JANUARY 8, 2013    


DGHI Partner to Expand Access to HPV Screening in Haiti         


Duke Global Health Institute partner, Family Health Ministries (FHM), has received a $730,000 grant from Clinton Bush Haiti Fund (CBHF) to expand their cervical cancer care in Haiti, a country with one of the highest cervical cancer rates in the world. The grant will enable FHM to expand an HPV research partnership with QIAGEN, a leader in molecular diagnostic testing, to include a state-of-the-art laboratory and five new cervical cancer prevention clinics throughout Haiti.



Register for Global Health Courses This Spring

This Spring, the Duke Global Health Institute is offering a handful of new courses in topics like maternal health, mental health and African health systems. See list of new courses. Today is the first day of class for students enrolled in the One Health course, which is open to students from Duke, UNC-Chapel Hill and NC State interested in the links between human health, animal health and the environment. Spots are still availableFor a complete listing of courses, visit the global health course database. Drop/add ends Jan. 23. 

Biomedical Research on the Banks of the Amazon

By Duke Magazine


DGHI faculty member William Pan has spent much of the past five years in Peru, where he is working to understand how development and environmental changes are affecting the spread of diseases such as malaria. Part of his work focuses on modeling how people and disease-carrying mosquitoes are moving through the rainforest to predict where and among whom the disease may arise. His data are helping Peruvian health officials evaluate malaria-prevention efforts and target new areas for intervention.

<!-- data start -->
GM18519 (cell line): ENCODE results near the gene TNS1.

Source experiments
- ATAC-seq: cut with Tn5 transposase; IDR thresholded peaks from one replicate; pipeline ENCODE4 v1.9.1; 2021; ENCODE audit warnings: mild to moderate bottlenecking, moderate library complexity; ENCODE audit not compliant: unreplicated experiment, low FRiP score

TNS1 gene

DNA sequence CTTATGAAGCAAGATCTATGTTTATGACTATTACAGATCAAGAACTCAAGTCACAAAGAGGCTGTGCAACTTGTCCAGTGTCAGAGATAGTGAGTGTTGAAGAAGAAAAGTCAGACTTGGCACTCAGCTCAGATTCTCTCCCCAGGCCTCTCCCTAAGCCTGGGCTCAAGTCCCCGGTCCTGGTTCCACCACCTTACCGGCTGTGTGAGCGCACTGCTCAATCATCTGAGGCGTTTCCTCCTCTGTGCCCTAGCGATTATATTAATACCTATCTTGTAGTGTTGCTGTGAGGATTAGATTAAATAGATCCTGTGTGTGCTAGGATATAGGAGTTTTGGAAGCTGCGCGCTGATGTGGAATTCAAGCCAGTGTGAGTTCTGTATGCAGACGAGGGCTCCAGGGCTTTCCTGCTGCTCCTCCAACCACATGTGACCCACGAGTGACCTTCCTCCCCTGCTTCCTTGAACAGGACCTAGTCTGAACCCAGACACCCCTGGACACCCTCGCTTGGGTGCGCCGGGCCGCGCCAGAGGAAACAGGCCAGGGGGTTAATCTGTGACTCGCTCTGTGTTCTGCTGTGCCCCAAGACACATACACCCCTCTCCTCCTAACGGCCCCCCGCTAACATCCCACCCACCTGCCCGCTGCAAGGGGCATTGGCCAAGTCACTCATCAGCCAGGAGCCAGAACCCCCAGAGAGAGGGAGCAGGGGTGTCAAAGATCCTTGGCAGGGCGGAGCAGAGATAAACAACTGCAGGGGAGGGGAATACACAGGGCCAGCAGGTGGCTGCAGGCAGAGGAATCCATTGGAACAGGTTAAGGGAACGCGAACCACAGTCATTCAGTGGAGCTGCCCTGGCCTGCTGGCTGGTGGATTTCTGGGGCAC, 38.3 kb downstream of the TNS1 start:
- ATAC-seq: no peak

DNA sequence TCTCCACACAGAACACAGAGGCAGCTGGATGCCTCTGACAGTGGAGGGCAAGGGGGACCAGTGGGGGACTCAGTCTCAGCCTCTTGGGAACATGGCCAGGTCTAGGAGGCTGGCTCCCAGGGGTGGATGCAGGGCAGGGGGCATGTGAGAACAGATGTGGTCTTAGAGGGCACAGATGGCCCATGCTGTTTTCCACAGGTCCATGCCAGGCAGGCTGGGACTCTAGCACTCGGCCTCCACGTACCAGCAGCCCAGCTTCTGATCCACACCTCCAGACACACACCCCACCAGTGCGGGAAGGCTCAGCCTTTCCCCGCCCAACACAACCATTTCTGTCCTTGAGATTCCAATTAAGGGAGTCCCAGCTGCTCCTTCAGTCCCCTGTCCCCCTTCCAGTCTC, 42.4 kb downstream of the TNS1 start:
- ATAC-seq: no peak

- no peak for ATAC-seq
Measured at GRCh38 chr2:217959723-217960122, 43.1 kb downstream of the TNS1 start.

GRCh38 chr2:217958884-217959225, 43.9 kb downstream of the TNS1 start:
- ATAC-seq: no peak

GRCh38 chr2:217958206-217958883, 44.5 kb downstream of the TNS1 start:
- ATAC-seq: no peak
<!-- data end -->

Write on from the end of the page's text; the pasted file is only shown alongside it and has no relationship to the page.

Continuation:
DGHI Faculty Receive Grants for Global Health Research

William Pan has been awarded a year-long $22,796 grant from Harvard University to examine how social contexts intersect with cultural factors to affect the onset of depression and anxiety across various ages and geographic locations.  
Sara Benjamin Neelon received a five-year $3.2 million grant from the National Institute of Diabetes and Digestive and Kidney Diseases to examine racial differences in the risk of obesity in infants living in Durham, NC.   
Global Health Opportunities




Jan. 14, 4-5 pm

Jan. 15, 12-1:30 pm



An international team led by an infectious disease expert, Professor Lin-Fa Wang, at the Duke-NUS Graduate Medical School (Duke-NUS) has found that the evolution of flight in bats may have contributed to the development of a highly effective immune system, allowing bats to harbor some of the world's deadliest viruses such as Ebola and SARS.

The Duke Global Health Institute was created in 2006 to address health disparities around the world.

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